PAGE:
Verbalize Positive Self-Talk

So if intentional thought control doesn’t work, what does?

Drown out the negative chorus chanting in your mind.

While general affirmations are fine, you’ll do better to write specific ones aimed at conquering the worst things you say about yourself. If your inner voice scolds you for lacking self-control, combat it by saying out loud and with conviction, “I am disciplined. I control myself and do not succumb to temptation.”

When recommending this to a woman who sought my counsel she felt saying such a thing would be dishonest.

So is it true you’re always the negative view of yourself? I doubt it. The best way to make positive change is to see yourself as already having accomplished it. In that light, positive self-talk is more honest.

You may feel uncomfortable or silly at first. If so find a private place where you won’t be interrupted. I’ve used the shower and my car. Just like singing, you get nice resonance in the shower.

You cannot turn off negative self-talk. But you can conquer it by replacing the impulse to self-criticism with the habit of self-understanding. Some of the skirmishes will be disappointing but it’s a war well worth winning.

How do combat negative self-talk? Please comment below.

Can You Love Enough to Let Someone Hate You?

2 minutes to read

Love is easy when you’re on vacation or going out for a nice dinner. And I’m sure your hearts merge when watching your kid win the big game or give an amazing performance on stage! But when your spouse spews vitriol you need every ounce of patience to listen without retaliating. After all, if he loved you he wouldn’t treat you this way.

Can You Love Enough to Let Someone Hate You?

Love & Hate Aren’t Opposites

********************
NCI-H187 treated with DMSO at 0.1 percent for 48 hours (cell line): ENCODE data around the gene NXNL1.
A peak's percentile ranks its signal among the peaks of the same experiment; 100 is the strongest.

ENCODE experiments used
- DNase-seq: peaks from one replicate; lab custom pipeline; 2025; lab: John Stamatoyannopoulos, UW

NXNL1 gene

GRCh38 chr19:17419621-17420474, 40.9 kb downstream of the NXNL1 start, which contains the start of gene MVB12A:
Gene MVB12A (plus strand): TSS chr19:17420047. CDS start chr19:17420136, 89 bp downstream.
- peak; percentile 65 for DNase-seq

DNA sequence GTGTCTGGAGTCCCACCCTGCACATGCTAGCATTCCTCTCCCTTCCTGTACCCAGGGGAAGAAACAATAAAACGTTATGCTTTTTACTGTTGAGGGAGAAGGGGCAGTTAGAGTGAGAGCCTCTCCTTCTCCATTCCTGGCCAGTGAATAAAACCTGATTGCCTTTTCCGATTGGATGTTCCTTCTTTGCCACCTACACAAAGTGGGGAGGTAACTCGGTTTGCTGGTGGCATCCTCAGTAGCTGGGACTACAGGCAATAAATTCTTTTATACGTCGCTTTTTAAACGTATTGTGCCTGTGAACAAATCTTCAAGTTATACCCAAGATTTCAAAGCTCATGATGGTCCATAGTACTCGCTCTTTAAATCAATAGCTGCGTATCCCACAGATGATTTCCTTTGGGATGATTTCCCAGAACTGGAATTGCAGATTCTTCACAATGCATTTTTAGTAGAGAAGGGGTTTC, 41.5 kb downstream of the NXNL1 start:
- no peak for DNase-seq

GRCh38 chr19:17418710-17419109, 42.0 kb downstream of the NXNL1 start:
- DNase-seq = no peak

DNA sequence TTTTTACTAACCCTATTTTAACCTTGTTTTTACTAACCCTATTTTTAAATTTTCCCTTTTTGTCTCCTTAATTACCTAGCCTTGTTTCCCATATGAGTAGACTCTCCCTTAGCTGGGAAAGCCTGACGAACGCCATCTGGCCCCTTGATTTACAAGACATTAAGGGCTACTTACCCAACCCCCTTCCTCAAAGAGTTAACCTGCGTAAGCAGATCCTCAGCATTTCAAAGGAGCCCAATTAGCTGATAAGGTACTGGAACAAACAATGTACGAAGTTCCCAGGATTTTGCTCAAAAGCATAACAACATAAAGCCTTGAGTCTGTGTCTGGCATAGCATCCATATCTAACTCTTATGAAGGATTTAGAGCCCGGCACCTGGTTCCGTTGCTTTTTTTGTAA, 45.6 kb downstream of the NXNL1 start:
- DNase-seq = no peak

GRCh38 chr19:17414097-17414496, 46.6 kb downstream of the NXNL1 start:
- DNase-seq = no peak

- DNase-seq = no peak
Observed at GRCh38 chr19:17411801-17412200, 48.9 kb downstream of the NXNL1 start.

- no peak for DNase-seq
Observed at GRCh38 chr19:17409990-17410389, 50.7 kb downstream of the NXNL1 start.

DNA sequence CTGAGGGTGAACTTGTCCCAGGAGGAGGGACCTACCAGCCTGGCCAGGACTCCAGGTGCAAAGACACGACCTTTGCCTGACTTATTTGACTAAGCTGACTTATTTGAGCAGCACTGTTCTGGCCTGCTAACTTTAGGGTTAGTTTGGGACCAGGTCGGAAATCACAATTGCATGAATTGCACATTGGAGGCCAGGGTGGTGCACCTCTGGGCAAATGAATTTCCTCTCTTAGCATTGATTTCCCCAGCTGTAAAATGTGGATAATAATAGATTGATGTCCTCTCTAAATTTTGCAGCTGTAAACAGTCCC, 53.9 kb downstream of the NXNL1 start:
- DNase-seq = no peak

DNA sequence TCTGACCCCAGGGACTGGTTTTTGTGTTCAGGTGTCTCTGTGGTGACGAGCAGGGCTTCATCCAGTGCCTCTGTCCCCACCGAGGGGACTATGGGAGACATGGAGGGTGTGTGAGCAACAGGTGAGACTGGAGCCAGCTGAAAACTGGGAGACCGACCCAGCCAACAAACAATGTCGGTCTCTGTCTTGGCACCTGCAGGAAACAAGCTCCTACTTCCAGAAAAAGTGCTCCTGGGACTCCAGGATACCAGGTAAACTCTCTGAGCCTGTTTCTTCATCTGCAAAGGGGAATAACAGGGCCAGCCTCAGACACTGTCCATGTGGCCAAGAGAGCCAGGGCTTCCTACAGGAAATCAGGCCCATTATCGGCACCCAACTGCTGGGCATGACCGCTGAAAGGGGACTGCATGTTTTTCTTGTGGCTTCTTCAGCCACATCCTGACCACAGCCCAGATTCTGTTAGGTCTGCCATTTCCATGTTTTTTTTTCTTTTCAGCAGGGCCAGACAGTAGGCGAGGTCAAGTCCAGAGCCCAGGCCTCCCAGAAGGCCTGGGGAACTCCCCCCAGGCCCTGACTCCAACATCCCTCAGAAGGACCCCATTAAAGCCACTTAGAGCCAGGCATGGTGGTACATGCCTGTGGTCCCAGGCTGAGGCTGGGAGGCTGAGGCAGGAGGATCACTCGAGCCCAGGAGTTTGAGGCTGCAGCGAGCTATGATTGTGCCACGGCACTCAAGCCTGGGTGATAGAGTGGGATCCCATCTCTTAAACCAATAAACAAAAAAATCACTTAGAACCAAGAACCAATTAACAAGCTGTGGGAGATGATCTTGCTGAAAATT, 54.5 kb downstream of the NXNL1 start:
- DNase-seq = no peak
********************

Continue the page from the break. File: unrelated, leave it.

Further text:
People automatically think the opposite of love is hate. But as I’ve written previously, the opposite of love is indifference. Rebuilding a marriage infected with apathy is much harder than when the “pots and pans are flying.” But long before divorce becomes a consideration a lot of bitter words can be exchanged. When this happens the tendency is for one or both partners to withdraw from the relationship. The seeds of permanent disinterest have been sown.

Ideally, such arguments won’t happen. But a conflict-free marriage is very rare and may not be desirable. Even if you are naturally inclined to an even temperament, the stresses of life can take their toll. Of course, it would be better if your partner didn’t let off steam in the marriage. Nonetheless, since it’s going to happen better be prepared.

Disengage to Preserve Love

Rather than battling it out, the best way to maintain lifelong love is to withdraw when you’re attacked. You don’t have to physically leave, although that might work. Instead of thinking about your next verbal volley, intensely focus on anything other than the person. Especially if your partner’s rant has no basis, engaging will only make it worse.

The ultimate test of love is your willingness to endure someone temporarily hating you. By being indifferent during the argument, you can minimize the long-term damage. When the episode has passed you won’t be wrapped up in negativity. You’ll be better prepared to repair whatever harm has been done.

By using such planned bouts of short-term apathy, you can prevent the more permanent kind from taking root. And, you’ll keep the bond of love in your relationship alive.

How do you minimize the negative effect of arguments on your marriage? Please comment below.

You’re Responsible But It’s Not Your Fault

“Some people find fault like there is a reward for it” ∞ Zig Ziglar

Remember when you were a kid and broke your mom’s favorite vase or your dad’s golf club? Fear of discovery ate at you. When the deed was uncovered, the search for the culprit started and you had two choices: confess or lie. Usually, the second one only added to the guilt you felt and the punishment you received when the truth finally came to light. To this day I dread being told, “IT’S YOUR FAULT!” Don’t you?

You’re Responsible But It’s Not Your Fault

The Fear of Being Blamed

The shame of reproach negatively impacts children’s self-perception. And the humiliation they feel encourages them to lie or try to shift the blame to someone or something else. (How many guilt-evading children have wrongfully condemned the family dog?) The stigma remains when they get older. Often, they develop an aversion to any kind of criticism. They’re robbed of input that forms the basis for growth.

Parents have rightly stopped blaming their children for making mistakes. But many have also stopped holding their children accountable. Coupled with praising them for the most mundane acts, children grow into immature adults.